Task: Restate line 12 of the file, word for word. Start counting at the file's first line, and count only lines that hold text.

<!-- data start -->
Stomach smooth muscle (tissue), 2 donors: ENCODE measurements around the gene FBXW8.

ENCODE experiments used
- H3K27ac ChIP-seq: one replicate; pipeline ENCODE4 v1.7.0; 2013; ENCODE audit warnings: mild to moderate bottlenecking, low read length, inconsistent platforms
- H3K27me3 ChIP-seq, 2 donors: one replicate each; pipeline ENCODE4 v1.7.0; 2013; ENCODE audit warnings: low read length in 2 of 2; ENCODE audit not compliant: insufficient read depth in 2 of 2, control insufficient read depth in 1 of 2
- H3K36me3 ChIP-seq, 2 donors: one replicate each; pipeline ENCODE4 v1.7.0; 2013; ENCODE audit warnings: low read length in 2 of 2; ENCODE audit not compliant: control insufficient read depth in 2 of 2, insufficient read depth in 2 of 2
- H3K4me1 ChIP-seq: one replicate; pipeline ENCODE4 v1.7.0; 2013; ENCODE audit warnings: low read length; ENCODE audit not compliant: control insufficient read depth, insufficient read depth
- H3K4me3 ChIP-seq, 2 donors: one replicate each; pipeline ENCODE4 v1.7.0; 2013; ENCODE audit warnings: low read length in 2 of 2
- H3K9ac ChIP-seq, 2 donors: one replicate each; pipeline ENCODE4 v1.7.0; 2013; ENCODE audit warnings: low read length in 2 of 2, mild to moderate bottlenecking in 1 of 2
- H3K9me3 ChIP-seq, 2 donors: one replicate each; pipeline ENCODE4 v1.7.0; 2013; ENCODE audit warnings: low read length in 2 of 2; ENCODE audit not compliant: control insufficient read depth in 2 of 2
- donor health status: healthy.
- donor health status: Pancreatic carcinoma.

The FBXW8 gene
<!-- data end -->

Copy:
The FBXW8 gene